Long-Term Effects of Randomization to a Weight Loss Intervention in Older Adults: A Pilot Study

Published on Jan 2, 2019in Journal of nutrition in gerontology and geriatrics
· DOI :10.1080/21551197.2019.1572570
Denise K. Houston45
Estimated H-index: 45
(Wake Forest University),
Michael I. Miller98
Estimated H-index: 98
(Wake Forest University)
+ 5 AuthorsBarbara J. Nicklas62
Estimated H-index: 62
(Wake Forest University)
AbstractRandomized, controlled trials (RCTs) show intentional weight loss improves body composition and physical function in older adults; however, the long-term benefits (and risks) are unknown. W...
  • References (47)
  • Citations (2)
📖 Papers frequently viewed together
3 Authors (Susan J. Curry, ..., Alex H. Krist)
1 Citations
78% of Scinapse members use related papers. After signing in, all features are FREE.
#1Denise K. Houston (Wake Forest University)H-Index: 45
#2Rebecca H. Neiberg (Wake Forest University)H-Index: 22
Last. Stephen B. Kritchevsky (Wake Forest University)H-Index: 99
view all 44 authors...
Background: Lifestyle interventions have been shown to improve physical function over the short term; however, whether these benefits are sustainable is unknown. The long-term effects of an intensive lifestyle intervention (ILI) on physical function were assessed using a randomized post-test design in the Look AHEAD trial. Methods: Overweight and obese (body mass index ≥ 25 kg/m2) middle-aged and older adults (aged 45-76 years at enrollment) with type 2 diabetes enrolled in Look AHEAD, a trial e...
7 CitationsSource
#1Barbara J. Nicklas (Wake Forest University)H-Index: 62
#2Tina E. Brinkley (Wake Forest University)H-Index: 14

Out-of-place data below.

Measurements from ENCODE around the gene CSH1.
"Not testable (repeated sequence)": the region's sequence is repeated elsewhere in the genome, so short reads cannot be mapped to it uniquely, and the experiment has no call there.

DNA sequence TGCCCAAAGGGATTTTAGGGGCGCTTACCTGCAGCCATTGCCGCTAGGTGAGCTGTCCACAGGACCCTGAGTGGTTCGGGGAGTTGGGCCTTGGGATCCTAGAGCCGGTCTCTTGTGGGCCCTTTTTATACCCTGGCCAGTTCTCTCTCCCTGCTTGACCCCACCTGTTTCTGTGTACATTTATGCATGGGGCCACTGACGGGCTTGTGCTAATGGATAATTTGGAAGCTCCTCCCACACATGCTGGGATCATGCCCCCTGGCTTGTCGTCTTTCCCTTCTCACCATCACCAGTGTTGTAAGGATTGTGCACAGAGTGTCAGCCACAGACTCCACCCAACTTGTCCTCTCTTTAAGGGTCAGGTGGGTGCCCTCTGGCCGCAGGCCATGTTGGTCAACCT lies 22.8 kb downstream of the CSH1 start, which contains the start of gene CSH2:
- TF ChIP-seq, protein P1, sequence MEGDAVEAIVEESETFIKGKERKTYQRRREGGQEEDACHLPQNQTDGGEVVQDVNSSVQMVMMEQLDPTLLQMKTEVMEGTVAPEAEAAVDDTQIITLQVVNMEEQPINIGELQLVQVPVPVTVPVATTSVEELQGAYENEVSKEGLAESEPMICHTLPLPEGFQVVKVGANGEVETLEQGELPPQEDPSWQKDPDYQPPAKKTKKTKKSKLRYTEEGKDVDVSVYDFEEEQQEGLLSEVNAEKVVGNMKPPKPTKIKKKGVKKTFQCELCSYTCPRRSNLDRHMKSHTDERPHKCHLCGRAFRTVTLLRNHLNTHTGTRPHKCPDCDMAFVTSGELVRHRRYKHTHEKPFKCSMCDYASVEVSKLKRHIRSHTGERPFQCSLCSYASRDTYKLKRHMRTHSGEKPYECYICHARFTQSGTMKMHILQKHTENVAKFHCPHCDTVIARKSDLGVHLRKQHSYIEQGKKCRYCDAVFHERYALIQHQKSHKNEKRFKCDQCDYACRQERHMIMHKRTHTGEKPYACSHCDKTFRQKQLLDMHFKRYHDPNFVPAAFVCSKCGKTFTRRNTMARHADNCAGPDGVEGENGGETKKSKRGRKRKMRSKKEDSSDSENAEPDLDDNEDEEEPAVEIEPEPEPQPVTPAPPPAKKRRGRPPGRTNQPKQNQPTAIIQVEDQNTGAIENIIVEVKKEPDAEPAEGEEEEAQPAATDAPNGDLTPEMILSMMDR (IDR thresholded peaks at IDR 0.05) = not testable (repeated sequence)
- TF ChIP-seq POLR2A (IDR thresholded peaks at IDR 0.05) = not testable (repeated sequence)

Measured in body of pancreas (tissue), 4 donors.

Last. Xiaoyan Leng (Wake Forest University)H-Index: 25
view all 7 authors...
BACKGROUND: Obesity compounds aging-related declines in cardiorespiratory fitness, with accompanying fatigue and disability. This study determined the effects of two different levels of caloric restriction (CR) during aerobic training on cardiorespiratory fitness, fatigue, physical function, and cardiometabolic risk. METHODS: The INFINITE study was a 20-week randomized trial in 180 older (65-79 years) men and women with obesity (body mass index = 30-45 kg/m2). Participants were randomly assigned...
2 CitationsSource
#1Kristen M. Beavers (Wake Forest University)H-Index: 16
#2Walter T. Ambrosius (Wake Forest University)H-Index: 44
Last. Anthony P. Marsh (Wake Forest University)H-Index: 22
view all 10 authors...
Objective To examine the long-term effects of exercise modality during weight loss on body composition and associations between body composition and physical function changes. Methods Two hundred forty-nine older adults (66.9 ± 4.7 years, 71% women, 32% African American, BMI: 34.4 ± 3.7 kg/m2) were randomized to weight loss (WL; n = 82), WL plus aerobic training (WL + AT; n = 86), or WL plus resistance training (WL + RT; n = 81) for 18 months. Dual-energy x-ray absorptiometry–acquired body compo...
7 CitationsSource
BackgroundObesity causes frailty in older adults; however, weight loss might accelerate age-related loss of muscle and bone mass and resultant sarcopenia and osteopenia. MethodsIn this clinical trial involving 160 obese older adults, we evaluated the effectiveness of several exercise modes in reversing frailty and preventing reduction in muscle and bone mass induced by weight loss. Participants were randomly assigned to a weight-management program plus one of three exercise programs — aerobic tr...
90 CitationsSource
#1W. Jack Rejeski (Wake Forest University)H-Index: 58
#2Walter T. AmbrosiusH-Index: 44
Last. Anthony P. Marsh (Wake Forest University)H-Index: 22
view all 5 authors...
Background: Among older, overweight, and obese adults with either cardiovascular disease or the metabolic syndrome, reduced mobility and loss of leg strength are important risk factors for morbidity, disability, and mortality. It is unclear whether community-based approaches to weight loss may be an effective solution to this public health challenge. Methods: An 18-month three-site, randomized controlled trial conducted by YMCA staff, with blinded assessors, enrolled 249 older, overweight, and o...
16 CitationsSource
#1Julie L. Locher (UAB: University of Alabama at Birmingham)H-Index: 38
#2TaShauna U. Goldsby (UAB: University of Alabama at Birmingham)H-Index: 6
Last. Jamy D. Ard (Wake Forest University)H-Index: 33